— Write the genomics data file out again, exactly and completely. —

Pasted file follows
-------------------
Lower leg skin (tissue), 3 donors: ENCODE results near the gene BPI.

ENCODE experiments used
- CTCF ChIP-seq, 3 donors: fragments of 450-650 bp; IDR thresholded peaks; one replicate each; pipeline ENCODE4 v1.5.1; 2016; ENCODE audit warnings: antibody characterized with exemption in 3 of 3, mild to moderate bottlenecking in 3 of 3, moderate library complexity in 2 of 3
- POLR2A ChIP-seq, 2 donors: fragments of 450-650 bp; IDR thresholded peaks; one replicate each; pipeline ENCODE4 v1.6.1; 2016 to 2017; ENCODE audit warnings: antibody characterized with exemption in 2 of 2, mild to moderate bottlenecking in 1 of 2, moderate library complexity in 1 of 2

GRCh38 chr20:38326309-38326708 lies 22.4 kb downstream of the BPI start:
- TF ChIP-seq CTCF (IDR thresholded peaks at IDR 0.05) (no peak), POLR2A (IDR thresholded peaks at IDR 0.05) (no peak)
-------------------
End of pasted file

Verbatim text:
Lower leg skin (tissue), 3 donors: ENCODE results near the gene BPI.

ENCODE experiments used
- CTCF ChIP-seq, 3 donors: fragments of 450-650 bp; IDR thresholded peaks; one replicate each; pipeline ENCODE4 v1.5.1; 2016; ENCODE audit warnings: antibody characterized with exemption in 3 of 3, mild to moderate bottlenecking in 3 of 3, moderate library complexity in 2 of 3
- POLR2A ChIP-seq, 2 donors: fragments of 450-650 bp; IDR thresholded peaks; one replicate each; pipeline ENCODE4 v1.6.1; 2016 to 2017; ENCODE audit warnings: antibody characterized with exemption in 2 of 2, mild to moderate bottlenecking in 1 of 2, moderate library complexity in 1 of 2

GRCh38 chr20:38326309-38326708 lies 22.4 kb downstream of the BPI start:
- TF ChIP-seq CTCF (IDR thresholded peaks at IDR 0.05) (no peak), POLR2A (IDR thresholded peaks at IDR 0.05) (no peak)